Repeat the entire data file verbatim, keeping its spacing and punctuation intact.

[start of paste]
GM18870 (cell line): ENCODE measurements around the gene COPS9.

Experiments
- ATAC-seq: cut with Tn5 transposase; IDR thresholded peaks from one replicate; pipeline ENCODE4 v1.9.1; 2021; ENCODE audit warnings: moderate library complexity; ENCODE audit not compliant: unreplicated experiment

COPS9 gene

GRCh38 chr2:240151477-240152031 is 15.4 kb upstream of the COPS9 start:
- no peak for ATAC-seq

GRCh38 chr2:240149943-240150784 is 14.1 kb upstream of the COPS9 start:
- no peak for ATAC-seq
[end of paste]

GM18870 (cell line): ENCODE measurements around the gene COPS9.

Experiments
- ATAC-seq: cut with Tn5 transposase; IDR thresholded peaks from one replicate; pipeline ENCODE4 v1.9.1; 2021; ENCODE audit warnings: moderate library complexity; ENCODE audit not compliant: unreplicated experiment

COPS9 gene

GRCh38 chr2:240151477-240152031 is 15.4 kb upstream of the COPS9 start:
- no peak for ATAC-seq

GRCh38 chr2:240149943-240150784 is 14.1 kb upstream of the COPS9 start:
- no peak for ATAC-seq